By Bob Hamill
I didn’t know exactly what to expect when I went to Lumberjack Feud, but it was more than I imagined. The building is deceptive from the outside. It looks like an average size barn, but when one enters the arena, it’s 34,000 sq. ft. of fun.
“Cookie,” portrayed by Tyler Mercereau, did a marvelous job keeping the audience entertained with his antics. He was a staple for humor the rest of the night.
Patrons have a choice of eating dinner or just seeing the show (a full concession is available if one is not ordering dinner). I’m usually not a fan of dinner theater food, even less when it is served. This was not the case at Lumberjack. The meal was served in a lidded stainless steel hinged mess kit. I thought this was a nice touch and keeping with Lumberjack’s theme. Inside the mess kit one will find a slice of turkey, ham, sweet potatoes, stuffing, corn, mashed potatoes with gravy, rolls and butter. All were tasty and hot. I really liked the mess kit touch.
So many times a server forgets what you’re drinking. At Feud, they have come up with a solution. There’s a dry erase board in front of you and servers use initials to get the beverages right.
The people at Lumberjack Feud consider their show a sporting event. Before anything gets started there is a salute to the veterans and singing “The Star-Spangled Banner.” I go to baseball games early just so I don’t miss hearing the national anthem. I think if there is ever a chance to show love of this country, you should take advantage of it. It just so happened that our server, Savannah, was picked to sing it a cappella and did a fabulous job.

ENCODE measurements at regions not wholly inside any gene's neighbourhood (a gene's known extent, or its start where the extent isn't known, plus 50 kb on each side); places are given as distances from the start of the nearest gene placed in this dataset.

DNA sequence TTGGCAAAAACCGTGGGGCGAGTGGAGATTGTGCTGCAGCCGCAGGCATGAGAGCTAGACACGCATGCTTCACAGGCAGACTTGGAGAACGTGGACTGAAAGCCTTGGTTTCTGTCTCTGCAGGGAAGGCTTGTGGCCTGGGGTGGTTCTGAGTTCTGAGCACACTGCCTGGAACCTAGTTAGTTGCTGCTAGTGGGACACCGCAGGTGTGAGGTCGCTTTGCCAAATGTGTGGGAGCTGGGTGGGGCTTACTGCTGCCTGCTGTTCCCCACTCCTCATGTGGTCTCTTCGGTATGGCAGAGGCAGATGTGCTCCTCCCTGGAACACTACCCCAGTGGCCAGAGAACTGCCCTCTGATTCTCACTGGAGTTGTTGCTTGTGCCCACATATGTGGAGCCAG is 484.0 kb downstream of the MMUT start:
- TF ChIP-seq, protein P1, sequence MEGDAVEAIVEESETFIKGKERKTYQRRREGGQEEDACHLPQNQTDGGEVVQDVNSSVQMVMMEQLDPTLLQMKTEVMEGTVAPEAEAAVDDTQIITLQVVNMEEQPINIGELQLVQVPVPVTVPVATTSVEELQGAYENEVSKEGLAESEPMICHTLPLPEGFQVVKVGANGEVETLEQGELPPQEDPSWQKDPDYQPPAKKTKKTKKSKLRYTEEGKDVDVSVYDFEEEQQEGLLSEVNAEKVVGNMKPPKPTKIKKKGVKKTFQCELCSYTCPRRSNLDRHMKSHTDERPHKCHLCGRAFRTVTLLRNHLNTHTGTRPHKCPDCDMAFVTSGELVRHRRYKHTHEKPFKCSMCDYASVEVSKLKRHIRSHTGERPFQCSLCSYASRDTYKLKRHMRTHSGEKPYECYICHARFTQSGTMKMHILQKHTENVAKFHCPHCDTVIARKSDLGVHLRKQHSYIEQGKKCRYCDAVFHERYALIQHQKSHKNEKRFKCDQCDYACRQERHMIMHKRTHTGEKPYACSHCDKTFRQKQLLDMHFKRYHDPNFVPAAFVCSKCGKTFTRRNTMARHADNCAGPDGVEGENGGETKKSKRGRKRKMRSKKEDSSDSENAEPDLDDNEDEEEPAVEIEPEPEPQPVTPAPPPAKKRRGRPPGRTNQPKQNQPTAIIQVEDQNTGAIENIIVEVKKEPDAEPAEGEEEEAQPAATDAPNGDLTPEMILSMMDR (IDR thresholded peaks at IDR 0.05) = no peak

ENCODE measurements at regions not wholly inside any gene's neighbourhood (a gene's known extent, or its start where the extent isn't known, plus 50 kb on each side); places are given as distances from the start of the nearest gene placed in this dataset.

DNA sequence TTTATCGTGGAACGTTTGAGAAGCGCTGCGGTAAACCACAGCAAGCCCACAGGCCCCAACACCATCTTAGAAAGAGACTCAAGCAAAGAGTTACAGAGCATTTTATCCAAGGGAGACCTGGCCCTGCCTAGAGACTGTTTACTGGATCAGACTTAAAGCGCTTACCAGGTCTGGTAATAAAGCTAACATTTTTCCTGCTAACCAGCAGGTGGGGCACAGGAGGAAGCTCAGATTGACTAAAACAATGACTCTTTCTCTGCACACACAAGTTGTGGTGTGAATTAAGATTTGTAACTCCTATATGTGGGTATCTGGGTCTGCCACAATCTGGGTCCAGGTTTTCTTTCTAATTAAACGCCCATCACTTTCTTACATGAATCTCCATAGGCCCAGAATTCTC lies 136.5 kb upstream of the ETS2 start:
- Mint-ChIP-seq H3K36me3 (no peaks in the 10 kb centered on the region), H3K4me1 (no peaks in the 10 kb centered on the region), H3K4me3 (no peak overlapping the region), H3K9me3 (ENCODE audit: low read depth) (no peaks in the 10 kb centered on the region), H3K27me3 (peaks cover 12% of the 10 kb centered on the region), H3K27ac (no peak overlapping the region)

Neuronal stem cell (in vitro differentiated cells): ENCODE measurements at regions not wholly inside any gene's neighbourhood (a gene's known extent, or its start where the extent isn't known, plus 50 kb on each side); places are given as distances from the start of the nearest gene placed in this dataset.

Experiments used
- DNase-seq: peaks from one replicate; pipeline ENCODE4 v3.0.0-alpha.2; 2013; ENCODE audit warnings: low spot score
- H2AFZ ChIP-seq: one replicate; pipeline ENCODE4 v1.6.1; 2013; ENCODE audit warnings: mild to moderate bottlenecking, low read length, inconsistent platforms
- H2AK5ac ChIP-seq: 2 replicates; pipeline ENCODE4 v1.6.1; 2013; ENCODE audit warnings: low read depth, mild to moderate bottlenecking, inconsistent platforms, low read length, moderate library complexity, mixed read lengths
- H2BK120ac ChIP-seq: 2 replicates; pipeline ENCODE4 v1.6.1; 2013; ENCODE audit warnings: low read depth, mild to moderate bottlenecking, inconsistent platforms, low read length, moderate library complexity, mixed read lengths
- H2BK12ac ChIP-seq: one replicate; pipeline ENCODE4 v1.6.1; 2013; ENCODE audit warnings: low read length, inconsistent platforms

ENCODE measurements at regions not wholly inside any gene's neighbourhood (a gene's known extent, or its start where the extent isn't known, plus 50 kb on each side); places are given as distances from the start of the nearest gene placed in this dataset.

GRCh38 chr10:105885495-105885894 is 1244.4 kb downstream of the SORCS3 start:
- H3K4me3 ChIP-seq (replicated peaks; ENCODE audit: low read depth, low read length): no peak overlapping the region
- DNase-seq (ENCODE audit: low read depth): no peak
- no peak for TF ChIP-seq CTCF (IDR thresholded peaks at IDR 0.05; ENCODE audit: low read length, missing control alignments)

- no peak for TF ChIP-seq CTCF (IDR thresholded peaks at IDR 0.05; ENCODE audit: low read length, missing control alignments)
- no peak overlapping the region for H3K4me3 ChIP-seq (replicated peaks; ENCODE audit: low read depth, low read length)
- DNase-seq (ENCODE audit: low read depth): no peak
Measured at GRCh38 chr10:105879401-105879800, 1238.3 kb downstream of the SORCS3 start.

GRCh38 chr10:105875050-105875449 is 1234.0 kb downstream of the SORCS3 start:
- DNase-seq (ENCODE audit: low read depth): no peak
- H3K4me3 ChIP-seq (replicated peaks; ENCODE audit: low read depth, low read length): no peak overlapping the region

Most pre-shows are a fancy way of selling product. This is also true of Lumberjack; but it’s not a hard sell. Last May the Feud added Mountain Jacks, a fantastic bluegrass group. Not only are they great musicians, but they relate to the audience. Their songs and comedy antics are just right as a warm up for the show.
It’s a competition show, much like Hatfield & McCoy and North or South at Dixie Stampede. A big difference is that in each of the 16 events, the winner awards an audience member (always a kid) a cookie, but not a real cookie. It’s a circular piece of wood cut off the end of a tree. The kids go crazy trying to get a cookie. By the end of the night even I wanted a cookie. Don’t feel bad if you don’t get one, as they are for sale after the show.
As far as the show goes, I was very impressed. There was comedy, clogging (which was excellent), trained dogs, ax throwing, tree climbing, chainsaw events with both men and ladies and a log rolling competition. There was not a minute wasted.
When my family comes back in town, this is a show they will not miss.